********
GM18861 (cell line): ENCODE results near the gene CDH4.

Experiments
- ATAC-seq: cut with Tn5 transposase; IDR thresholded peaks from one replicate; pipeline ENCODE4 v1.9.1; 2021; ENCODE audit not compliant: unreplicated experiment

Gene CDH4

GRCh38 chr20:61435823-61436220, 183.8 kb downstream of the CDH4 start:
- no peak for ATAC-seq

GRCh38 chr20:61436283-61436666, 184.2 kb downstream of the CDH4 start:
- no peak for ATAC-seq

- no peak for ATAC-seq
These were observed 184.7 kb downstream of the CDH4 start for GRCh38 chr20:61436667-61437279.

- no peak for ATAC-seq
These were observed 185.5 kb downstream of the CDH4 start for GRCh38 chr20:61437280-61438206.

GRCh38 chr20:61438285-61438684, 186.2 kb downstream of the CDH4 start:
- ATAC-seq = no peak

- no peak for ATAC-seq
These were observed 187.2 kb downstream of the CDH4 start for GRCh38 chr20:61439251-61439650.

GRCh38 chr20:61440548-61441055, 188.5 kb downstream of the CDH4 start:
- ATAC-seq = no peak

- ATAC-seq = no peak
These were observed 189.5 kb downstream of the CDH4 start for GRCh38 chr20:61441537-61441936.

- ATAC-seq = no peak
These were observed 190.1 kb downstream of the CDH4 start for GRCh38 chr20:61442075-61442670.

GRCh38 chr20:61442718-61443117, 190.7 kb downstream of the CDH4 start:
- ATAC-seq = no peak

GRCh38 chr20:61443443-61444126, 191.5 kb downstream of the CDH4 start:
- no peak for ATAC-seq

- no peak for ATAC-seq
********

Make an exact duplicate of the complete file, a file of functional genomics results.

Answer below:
GM18861 (cell line): ENCODE results near the gene CDH4.

Experiments
- ATAC-seq: cut with Tn5 transposase; IDR thresholded peaks from one replicate; pipeline ENCODE4 v1.9.1; 2021; ENCODE audit not compliant: unreplicated experiment

Gene CDH4

GRCh38 chr20:61435823-61436220, 183.8 kb downstream of the CDH4 start:
- no peak for ATAC-seq

GRCh38 chr20:61436283-61436666, 184.2 kb downstream of the CDH4 start:
- no peak for ATAC-seq

- no peak for ATAC-seq
These were observed 184.7 kb downstream of the CDH4 start for GRCh38 chr20:61436667-61437279.

- no peak for ATAC-seq
These were observed 185.5 kb downstream of the CDH4 start for GRCh38 chr20:61437280-61438206.

GRCh38 chr20:61438285-61438684, 186.2 kb downstream of the CDH4 start:
- ATAC-seq = no peak

- no peak for ATAC-seq
These were observed 187.2 kb downstream of the CDH4 start for GRCh38 chr20:61439251-61439650.

GRCh38 chr20:61440548-61441055, 188.5 kb downstream of the CDH4 start:
- ATAC-seq = no peak

- ATAC-seq = no peak
These were observed 189.5 kb downstream of the CDH4 start for GRCh38 chr20:61441537-61441936.

- ATAC-seq = no peak
These were observed 190.1 kb downstream of the CDH4 start for GRCh38 chr20:61442075-61442670.

GRCh38 chr20:61442718-61443117, 190.7 kb downstream of the CDH4 start:
- ATAC-seq = no peak

GRCh38 chr20:61443443-61444126, 191.5 kb downstream of the CDH4 start:
- no peak for ATAC-seq

- no peak for ATAC-seq